Maluuba researchers try algorithm on Harry Potter text
March 31, 2016 by Nancy Owano
(Tech Xplore)—When have you heard this before: Machine learning advances the collective intelligence of humans... a lot has been written about machine learning vis-a-vis computer applications, the Internet of things, and in time people may become more and more familiar with a company called Maluuba. They have something they refer to as "machine intelligence technology."
The Ontario, Canada-based company is pushing their competence in advanced research in machine reading comprehension.
Maluuba certainly drew the keen attention of MIT Technology Review's senior editor for AI, Will Knight, earlier this week for a reason other than the company's enthusiasm. Knight said they are to something with a substantially practical application potential. The title of his article was "Software that reads Harry Potter might perform some wizardry."
What that means is that the Maluuba team is training deep-learning algorithms to answer questions about small amounts of text. Knight would like us to think about that. He wrote, "what if a computer could read a few dozen pages of text, like the manual for a new microwave, and then answer questions about how it works? Sign me up."
Comprehension of text by machines, at a near-human level, has been generally a top research goal for natural language processing. Maluuba recently demonstrated in a video just what they have achieved in a reading of Harry Potter, displaying their tech's ability to answer questions correctly. The company has taken up a challenge, in the form of a very difficult task for computers, which is that of comprehending.
The company, reported Cantech Letter on Tuesday, "has applied an algorithm to the text of J.K. Rowling's bestselling novel Harry Potter and the Philosopher's Stone, along with several hundred other children's stories, to read text in such a way that it can then answer questions afterward."
Knight pointed out that "A fundamental challenge with language is that the words used to represent different concepts are arbitrary, so it is more difficult to draw connections between them than it is for images."
Knight said the team made progress "with an algorithm that can read text and answer questions about it with impressive accuracy." He said it could in time help computers to comprehend documents.
They said in a video that so far achieved state of the art results in MCTest but they decided to test their machine comprehension system on more challenging stories. (Microsoft defines MCTest as "a freely available set of 660 stories and associated questions intended for research on the machine comprehension of text.")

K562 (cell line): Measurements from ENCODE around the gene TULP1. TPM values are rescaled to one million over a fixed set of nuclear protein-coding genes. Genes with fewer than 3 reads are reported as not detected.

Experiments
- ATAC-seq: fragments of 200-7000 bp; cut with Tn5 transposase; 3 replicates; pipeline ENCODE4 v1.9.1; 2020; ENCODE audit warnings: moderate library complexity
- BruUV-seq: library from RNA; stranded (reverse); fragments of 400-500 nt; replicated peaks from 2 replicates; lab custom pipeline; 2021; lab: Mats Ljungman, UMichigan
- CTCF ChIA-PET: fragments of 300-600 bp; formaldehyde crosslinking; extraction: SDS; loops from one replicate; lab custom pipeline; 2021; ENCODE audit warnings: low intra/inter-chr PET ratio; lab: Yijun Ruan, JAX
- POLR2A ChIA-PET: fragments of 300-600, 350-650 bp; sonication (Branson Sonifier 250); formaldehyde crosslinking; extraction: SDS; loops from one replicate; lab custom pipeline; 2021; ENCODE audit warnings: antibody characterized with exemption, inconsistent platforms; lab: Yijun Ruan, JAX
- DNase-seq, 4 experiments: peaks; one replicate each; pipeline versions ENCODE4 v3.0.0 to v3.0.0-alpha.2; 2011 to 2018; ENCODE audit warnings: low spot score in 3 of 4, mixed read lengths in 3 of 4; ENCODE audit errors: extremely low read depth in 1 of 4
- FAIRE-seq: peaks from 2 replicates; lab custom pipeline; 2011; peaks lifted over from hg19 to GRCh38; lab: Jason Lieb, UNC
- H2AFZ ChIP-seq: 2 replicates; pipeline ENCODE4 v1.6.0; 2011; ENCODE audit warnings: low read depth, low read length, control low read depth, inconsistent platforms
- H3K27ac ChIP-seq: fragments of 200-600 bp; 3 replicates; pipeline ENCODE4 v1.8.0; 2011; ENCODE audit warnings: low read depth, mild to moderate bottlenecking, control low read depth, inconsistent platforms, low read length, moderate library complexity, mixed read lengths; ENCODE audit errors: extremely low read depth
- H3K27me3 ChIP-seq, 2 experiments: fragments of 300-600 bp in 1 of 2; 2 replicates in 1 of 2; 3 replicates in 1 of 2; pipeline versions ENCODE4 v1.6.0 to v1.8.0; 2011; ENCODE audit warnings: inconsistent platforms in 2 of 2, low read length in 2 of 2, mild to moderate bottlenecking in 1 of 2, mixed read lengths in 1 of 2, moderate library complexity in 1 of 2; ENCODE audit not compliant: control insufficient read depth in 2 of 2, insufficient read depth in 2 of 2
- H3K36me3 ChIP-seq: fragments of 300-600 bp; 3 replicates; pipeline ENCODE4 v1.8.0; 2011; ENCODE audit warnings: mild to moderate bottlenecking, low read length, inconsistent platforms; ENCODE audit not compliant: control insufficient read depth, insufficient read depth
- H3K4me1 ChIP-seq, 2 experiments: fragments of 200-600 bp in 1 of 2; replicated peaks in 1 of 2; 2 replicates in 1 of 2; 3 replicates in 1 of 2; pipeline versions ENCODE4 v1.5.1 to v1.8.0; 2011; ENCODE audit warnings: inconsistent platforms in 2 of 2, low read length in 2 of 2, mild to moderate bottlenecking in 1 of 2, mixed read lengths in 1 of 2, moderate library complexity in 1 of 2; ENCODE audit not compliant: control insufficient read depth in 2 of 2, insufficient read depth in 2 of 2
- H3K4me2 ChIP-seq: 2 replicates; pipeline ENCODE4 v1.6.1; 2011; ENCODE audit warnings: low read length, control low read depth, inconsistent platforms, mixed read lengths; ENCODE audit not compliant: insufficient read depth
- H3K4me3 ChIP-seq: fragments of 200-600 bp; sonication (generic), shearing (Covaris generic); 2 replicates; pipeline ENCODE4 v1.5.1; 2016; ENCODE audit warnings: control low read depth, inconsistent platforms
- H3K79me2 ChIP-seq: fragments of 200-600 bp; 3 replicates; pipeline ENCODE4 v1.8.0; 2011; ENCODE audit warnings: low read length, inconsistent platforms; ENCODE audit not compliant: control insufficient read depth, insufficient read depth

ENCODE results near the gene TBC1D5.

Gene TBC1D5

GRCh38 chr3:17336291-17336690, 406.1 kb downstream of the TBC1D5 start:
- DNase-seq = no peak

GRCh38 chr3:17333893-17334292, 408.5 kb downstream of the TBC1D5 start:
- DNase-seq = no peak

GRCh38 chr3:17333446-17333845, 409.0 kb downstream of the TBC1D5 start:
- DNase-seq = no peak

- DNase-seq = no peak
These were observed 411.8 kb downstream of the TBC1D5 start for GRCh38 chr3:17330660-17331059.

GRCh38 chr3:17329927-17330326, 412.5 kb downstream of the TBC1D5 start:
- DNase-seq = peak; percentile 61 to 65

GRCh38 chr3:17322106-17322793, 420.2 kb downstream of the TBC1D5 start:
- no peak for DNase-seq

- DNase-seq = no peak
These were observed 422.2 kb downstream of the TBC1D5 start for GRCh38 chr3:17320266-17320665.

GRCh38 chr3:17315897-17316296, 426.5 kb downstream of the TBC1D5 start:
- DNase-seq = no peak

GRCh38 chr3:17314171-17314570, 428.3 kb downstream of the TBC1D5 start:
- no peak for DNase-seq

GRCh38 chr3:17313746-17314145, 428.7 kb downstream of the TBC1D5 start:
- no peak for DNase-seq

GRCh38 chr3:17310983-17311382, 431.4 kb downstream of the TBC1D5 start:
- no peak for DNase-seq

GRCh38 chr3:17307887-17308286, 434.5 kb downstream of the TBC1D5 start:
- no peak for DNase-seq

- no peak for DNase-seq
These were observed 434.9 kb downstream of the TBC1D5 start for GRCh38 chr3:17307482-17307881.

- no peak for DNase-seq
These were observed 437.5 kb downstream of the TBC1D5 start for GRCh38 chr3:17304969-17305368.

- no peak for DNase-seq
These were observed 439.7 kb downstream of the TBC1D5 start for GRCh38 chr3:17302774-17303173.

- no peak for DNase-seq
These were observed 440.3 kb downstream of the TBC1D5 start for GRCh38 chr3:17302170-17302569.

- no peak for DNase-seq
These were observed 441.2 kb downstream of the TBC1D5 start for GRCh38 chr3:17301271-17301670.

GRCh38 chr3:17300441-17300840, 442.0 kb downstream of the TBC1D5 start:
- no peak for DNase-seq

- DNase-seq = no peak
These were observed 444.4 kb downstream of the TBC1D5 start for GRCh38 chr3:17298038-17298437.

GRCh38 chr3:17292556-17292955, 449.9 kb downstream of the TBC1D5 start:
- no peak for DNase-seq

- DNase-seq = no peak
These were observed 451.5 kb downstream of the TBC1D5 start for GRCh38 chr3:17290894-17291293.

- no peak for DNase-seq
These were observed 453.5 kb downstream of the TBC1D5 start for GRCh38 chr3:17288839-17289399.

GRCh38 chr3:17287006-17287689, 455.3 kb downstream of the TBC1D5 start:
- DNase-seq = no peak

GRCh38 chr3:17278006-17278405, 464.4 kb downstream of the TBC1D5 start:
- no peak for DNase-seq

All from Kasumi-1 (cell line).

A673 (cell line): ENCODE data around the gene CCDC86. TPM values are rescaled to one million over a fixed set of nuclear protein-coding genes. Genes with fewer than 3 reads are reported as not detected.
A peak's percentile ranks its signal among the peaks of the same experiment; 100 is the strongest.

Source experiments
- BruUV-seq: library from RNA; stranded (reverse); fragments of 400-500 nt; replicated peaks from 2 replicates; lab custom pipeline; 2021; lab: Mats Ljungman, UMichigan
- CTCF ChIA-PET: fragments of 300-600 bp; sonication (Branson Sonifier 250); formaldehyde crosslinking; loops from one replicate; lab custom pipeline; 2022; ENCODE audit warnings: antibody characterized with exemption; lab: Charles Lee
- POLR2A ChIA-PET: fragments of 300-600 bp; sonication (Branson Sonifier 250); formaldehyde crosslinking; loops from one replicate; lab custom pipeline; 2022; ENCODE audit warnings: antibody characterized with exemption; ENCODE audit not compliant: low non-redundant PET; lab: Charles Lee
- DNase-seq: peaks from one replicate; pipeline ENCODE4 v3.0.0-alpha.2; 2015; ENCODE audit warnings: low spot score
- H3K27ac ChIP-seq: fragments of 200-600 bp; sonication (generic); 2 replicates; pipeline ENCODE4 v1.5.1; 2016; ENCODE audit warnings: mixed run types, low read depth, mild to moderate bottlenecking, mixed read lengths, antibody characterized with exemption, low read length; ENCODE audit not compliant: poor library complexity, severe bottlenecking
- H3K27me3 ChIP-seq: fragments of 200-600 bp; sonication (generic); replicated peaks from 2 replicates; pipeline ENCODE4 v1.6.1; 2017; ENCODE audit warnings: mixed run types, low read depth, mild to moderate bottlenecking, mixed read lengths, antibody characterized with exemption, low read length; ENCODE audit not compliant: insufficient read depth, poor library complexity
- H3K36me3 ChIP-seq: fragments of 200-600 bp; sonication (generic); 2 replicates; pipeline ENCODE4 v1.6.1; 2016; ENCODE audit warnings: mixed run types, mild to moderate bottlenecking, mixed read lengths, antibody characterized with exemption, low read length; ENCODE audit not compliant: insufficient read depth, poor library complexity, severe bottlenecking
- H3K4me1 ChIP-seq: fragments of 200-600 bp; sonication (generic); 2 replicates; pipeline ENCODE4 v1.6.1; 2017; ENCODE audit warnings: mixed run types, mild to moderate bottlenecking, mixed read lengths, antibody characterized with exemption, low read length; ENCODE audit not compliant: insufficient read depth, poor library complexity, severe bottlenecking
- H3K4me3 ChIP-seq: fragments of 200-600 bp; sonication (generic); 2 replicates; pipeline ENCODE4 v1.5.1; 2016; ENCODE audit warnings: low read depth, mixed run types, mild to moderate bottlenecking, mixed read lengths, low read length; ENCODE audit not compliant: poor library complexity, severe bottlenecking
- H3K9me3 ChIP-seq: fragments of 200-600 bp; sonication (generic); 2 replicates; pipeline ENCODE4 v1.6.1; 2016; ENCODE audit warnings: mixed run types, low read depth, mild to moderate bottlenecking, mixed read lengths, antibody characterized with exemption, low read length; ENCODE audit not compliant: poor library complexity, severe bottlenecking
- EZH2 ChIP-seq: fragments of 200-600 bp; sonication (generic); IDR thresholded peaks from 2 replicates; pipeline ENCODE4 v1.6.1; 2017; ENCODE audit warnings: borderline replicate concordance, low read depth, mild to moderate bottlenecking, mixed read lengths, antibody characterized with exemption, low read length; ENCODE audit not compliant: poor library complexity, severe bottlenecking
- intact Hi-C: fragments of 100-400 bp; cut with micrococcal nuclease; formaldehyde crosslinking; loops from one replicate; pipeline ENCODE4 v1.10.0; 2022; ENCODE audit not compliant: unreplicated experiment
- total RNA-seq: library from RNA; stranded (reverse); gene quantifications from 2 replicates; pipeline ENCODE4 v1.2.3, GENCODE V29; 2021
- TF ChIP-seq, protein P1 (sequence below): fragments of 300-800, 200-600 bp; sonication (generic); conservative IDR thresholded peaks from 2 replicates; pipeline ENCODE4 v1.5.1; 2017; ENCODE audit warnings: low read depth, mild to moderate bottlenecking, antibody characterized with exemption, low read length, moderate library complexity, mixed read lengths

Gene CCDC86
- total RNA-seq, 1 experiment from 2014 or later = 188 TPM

In their paper, they referred to MCTest as "a complex but data-limited comprehension benchmark, whose multiple-choice questions require not only extraction but also inference and limited reasoning. Their paper noted numerous hand-engineered features which cannot be trained. Their model, significantly, "can be trained end-to-end with backpropagation."
They turned to something which everyone knows, they said, Harry Potter, linguistically, much more complex than the MCTest that their model was trained on. The vocabulary was different too. Nonetheless, they said, they did pretty well in answering questions about the text. This was a multiple choice format of options in response to questions.
"A Parallel-Hierarchical Model for Machine Comprehension on Sparse Data" is their paper and it was submitted this month on arXiv. Authors are Adam Trischler, Zheng Ye, Xingdi Yuan, Jing He, Phillip Bachman and Kaheer Suleman.
The authors wrote, "We have presented the novel Parallel-Hierarchical model for machine comprehension, and evaluated it on the small but complex MCTest. Our model achieves state-of-the-art results, outperforming several feature-engineered and neural approaches. Working with our model has emphasized to us the following (not necessarily novel) concepts, which we record here to promote further empirical validation.
The authors said the training wheels approach—initializing neural networks to perform sensible Heuristics—appears helpful for small datasets. They also said that reasoning over language was challenging, but "easily simulated in some cases."
According to reports, the company is building a research facility in artificial intelligence. Their general goal lies in teaching machines to think, reason and communicate. The research lab will be led by Maluuba's CTO, Kaheer Suleman, and will be staffed by 13 deep learning research scientists, said BetaKit.
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